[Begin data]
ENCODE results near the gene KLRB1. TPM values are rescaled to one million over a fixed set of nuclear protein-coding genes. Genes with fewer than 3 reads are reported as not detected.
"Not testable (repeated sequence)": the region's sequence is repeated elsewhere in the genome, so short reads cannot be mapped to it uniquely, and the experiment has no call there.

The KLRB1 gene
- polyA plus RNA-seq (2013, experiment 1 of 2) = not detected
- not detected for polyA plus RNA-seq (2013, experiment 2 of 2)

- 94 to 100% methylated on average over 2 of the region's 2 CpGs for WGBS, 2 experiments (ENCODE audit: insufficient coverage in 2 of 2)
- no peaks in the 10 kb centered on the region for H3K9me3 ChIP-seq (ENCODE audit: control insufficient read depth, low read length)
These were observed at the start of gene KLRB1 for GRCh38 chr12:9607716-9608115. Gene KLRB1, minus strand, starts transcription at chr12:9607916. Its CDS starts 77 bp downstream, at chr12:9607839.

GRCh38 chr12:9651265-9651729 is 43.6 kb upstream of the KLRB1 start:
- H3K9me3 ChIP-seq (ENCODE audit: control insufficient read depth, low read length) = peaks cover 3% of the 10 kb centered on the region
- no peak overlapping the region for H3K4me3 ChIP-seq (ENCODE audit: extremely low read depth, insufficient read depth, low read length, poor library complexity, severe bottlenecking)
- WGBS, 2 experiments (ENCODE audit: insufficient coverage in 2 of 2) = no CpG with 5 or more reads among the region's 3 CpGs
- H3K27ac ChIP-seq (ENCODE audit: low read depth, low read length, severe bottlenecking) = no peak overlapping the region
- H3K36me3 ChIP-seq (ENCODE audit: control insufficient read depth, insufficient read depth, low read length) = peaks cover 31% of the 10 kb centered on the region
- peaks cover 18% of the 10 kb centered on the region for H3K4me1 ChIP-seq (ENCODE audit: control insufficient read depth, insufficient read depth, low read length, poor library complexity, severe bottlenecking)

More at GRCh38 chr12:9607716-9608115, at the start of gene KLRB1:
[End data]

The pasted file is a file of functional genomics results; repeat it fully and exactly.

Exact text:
ENCODE results near the gene KLRB1. TPM values are rescaled to one million over a fixed set of nuclear protein-coding genes. Genes with fewer than 3 reads are reported as not detected.
"Not testable (repeated sequence)": the region's sequence is repeated elsewhere in the genome, so short reads cannot be mapped to it uniquely, and the experiment has no call there.

The KLRB1 gene
- polyA plus RNA-seq (2013, experiment 1 of 2) = not detected
- not detected for polyA plus RNA-seq (2013, experiment 2 of 2)

- 94 to 100% methylated on average over 2 of the region's 2 CpGs for WGBS, 2 experiments (ENCODE audit: insufficient coverage in 2 of 2)
- no peaks in the 10 kb centered on the region for H3K9me3 ChIP-seq (ENCODE audit: control insufficient read depth, low read length)
These were observed at the start of gene KLRB1 for GRCh38 chr12:9607716-9608115. Gene KLRB1, minus strand, starts transcription at chr12:9607916. Its CDS starts 77 bp downstream, at chr12:9607839.

GRCh38 chr12:9651265-9651729 is 43.6 kb upstream of the KLRB1 start:
- H3K9me3 ChIP-seq (ENCODE audit: control insufficient read depth, low read length) = peaks cover 3% of the 10 kb centered on the region
- no peak overlapping the region for H3K4me3 ChIP-seq (ENCODE audit: extremely low read depth, insufficient read depth, low read length, poor library complexity, severe bottlenecking)
- WGBS, 2 experiments (ENCODE audit: insufficient coverage in 2 of 2) = no CpG with 5 or more reads among the region's 3 CpGs
- H3K27ac ChIP-seq (ENCODE audit: low read depth, low read length, severe bottlenecking) = no peak overlapping the region
- H3K36me3 ChIP-seq (ENCODE audit: control insufficient read depth, insufficient read depth, low read length) = peaks cover 31% of the 10 kb centered on the region
- peaks cover 18% of the 10 kb centered on the region for H3K4me1 ChIP-seq (ENCODE audit: control insufficient read depth, insufficient read depth, low read length, poor library complexity, severe bottlenecking)

More at GRCh38 chr12:9607716-9608115, at the start of gene KLRB1: